Web Aesthetics & Ergonomics

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Karkasmolen
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Web Aesthetics & Ergonomics

Postby Karkasmolen » Tue Mar 13, 2012 3:48 am UTC

So there's a lot of different philosophies and tastes and design preferences when it comes to the layout, color usage, and number of pieces of flair on a given web page. Some of us back in the day remember AOL's early approach of trying to cram as many buttons onto a page as they could. The antithesis of that would be what Google used to do, just a search bar and a couple buttons.

But what are your opinions on things like hyperlinks vs., say, JavaScript-based buttons? What about flash interfaces? Do you prefer tiny, symbol buttons or larger buttons with text on them?

As far as ease on the eyes, how do you feel about contrast, light and dark for readability, subtle partitions vs. bold ones?

What about initial, intuitive use (like a front page) vs. regular, functional use (like an account settings page or a forum page)?

These are just things to think about, I'd really like to explore both things that people really like and find convenient and visually pleasing in a layout, and the things that people hate and find cumbersome or tedious to deal with.

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I was skeptical that no such thread had been created yet, but numerous advanced searches and a veritable buttload of synonyms availed no results. Apologies if I overlooked the obvious. This also didn't seem to fit the precise description of any of the computer-y forums, if I'm wrong please move it.


EDIT: fixed typo because someone was a crabby babby
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Re: Web Aesthetics & Ergonomics

Postby Kithplana » Tue Mar 13, 2012 4:07 am UTC

Let it be known that Java and JavaScript are not the same thing. HULK incapable of taking you seriously if you don't understand this.

If you were even contemplating Oracle Java-based buttons for navigation, HULK incapable of taking you seriously forever.

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Re: Web Aesthetics & Ergonomics

Postby SecondTalon » Tue Mar 13, 2012 4:14 am UTC

1 : don't do anything fancy if a fucking HTML link will do it. Tattoo that on your forehead. Everyone. I'm goddamn tired of flash...fucking Flash..buttons to take me to /index.htm

2 : don't make me download a fucking .pdf to see some fucking text. If I'm at your website looking for a price list, a menu, anything like that - text. On a page. Works every time.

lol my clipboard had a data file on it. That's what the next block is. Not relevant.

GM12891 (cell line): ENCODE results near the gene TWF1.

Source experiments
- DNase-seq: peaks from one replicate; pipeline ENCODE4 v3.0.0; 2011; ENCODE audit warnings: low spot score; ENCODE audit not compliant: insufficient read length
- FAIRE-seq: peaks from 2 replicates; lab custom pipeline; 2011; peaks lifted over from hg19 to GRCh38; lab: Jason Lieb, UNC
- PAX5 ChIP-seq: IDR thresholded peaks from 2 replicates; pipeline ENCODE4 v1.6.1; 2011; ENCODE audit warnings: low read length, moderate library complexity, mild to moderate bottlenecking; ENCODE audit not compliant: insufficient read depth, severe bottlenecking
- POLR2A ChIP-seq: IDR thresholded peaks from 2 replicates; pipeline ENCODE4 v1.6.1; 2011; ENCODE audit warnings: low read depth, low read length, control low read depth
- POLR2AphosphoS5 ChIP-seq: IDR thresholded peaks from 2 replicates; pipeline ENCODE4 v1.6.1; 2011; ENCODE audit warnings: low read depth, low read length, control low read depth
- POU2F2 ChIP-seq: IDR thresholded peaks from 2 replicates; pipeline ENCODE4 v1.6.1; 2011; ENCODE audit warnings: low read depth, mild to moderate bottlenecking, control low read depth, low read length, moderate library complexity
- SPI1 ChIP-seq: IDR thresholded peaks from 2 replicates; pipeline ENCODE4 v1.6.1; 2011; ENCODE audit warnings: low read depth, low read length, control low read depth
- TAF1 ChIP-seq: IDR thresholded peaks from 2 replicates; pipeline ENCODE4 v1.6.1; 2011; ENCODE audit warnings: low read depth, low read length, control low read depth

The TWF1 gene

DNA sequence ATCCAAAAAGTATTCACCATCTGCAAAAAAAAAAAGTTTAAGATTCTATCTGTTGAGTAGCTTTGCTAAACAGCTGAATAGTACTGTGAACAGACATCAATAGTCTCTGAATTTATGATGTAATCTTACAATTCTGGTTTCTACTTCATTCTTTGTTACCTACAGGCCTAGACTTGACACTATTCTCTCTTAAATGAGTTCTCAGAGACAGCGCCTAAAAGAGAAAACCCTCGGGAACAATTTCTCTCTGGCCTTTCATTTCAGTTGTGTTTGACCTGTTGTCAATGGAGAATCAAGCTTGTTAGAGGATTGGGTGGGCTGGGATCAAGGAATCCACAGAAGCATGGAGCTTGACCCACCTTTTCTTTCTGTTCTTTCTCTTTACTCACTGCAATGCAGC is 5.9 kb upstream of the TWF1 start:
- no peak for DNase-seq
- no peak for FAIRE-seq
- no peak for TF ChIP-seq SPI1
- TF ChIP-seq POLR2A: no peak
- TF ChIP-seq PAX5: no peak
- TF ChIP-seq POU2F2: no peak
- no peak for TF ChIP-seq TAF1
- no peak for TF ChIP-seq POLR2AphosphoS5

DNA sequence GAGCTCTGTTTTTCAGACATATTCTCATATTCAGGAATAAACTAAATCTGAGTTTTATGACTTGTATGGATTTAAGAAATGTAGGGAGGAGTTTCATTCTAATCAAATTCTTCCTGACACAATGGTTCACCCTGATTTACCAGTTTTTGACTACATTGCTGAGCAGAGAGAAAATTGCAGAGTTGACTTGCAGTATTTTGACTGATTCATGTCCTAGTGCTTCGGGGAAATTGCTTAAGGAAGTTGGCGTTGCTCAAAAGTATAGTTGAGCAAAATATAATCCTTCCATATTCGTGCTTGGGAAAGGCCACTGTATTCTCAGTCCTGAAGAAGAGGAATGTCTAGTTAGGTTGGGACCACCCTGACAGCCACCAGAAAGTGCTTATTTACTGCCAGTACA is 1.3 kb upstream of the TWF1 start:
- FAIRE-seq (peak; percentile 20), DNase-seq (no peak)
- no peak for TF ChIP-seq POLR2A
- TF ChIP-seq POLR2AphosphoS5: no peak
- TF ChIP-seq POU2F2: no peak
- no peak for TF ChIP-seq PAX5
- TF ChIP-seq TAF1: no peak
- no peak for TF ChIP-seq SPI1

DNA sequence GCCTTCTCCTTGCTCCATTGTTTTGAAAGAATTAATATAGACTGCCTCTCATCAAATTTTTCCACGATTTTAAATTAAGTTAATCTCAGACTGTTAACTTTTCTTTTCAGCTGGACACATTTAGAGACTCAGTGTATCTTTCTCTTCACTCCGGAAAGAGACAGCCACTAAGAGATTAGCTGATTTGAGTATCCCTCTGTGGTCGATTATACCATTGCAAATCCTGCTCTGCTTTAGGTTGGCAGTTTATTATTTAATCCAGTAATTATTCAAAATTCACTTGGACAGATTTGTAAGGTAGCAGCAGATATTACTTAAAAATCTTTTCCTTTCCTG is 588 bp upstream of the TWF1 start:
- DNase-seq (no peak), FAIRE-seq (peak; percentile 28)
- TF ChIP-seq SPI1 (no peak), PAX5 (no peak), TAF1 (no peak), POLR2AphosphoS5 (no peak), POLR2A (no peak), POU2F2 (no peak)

3. Don't put 800 social media buttons in a corner. Pick four, if you have to do that sort of thing. And know your audience. A small business website doesn't need a digg or reddit button.

4. Splash pages are stupid, and I think less of you if you use them.

5. If you must use buttons, text. Text on buttons. I don't have time to decipher what the graphic designer was trying to say with that squiggly symbol. If it's more complicated than first previous next last on a web comic....text. And even then, text.
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Re: Web Aesthetics & Ergonomics

Postby Karkasmolen » Tue Mar 13, 2012 5:10 am UTC

Kithplana wrote:I'm going to go nuts at you for a typo.

Hmm. Kay, well now I know something not good about you. Unfortunate.

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Re: Web Aesthetics & Ergonomics

Postby philsov » Tue Mar 13, 2012 2:40 pm UTC

But what are your opinions on things like hyperlinks vs., say, Java-based buttons? What about flash interfaces? Do you prefer tiny, symbol buttons or larger buttons with text on them?


Java based button are horrible. Hyperlinks will let me preview the page I'm jumping to, while allowing me to open the link in a new tab and keeping the main page intact. Java will sometimes force an opening on my current webpage causing me to constantly go back, or open up only one new window or a time (overwriting previous java link) or something. The lack of control results in less use.

Flash isn't much better -- especially if I need to bring up several options from the same menu as flash has the tendancy to close itself after the first link so I need to travel through the tree constantly. It's cumbersome and annoying, but I also tend more toward ergonomics than aesthetics.

Regarding buttons, depends on the symbol. If it's something like a webcomic something as basic as a "first", "previous", "next", and "latest" buttoms aren't too difficult. There's no universal "random" buttom which is annoying. Past that, there's some context required to whether or not symbols are good or not. Larger with text is the safer option if you're flying blind.

As far as ease on the eyes, how do you feel about contrast, light and dark for readability, subtle partitions vs. bold ones?


Needs context. Either extreme is less ideal than somewhere in the middle.

What about initial, intuitive use (like a front page) vs. regular, functional use (like an account settings page or a forum page)?


....have both?
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Re: Web Aesthetics & Ergonomics

Postby Karkasmolen » Tue Mar 13, 2012 4:39 pm UTC

philsov wrote:Flash isn't much better -- especially if I need to bring up several options from the same menu as flash has the tendancy to close itself after the first link so I need to travel through the tree constantly. It's cumbersome and annoying, but I also tend more toward ergonomics than aesthetics.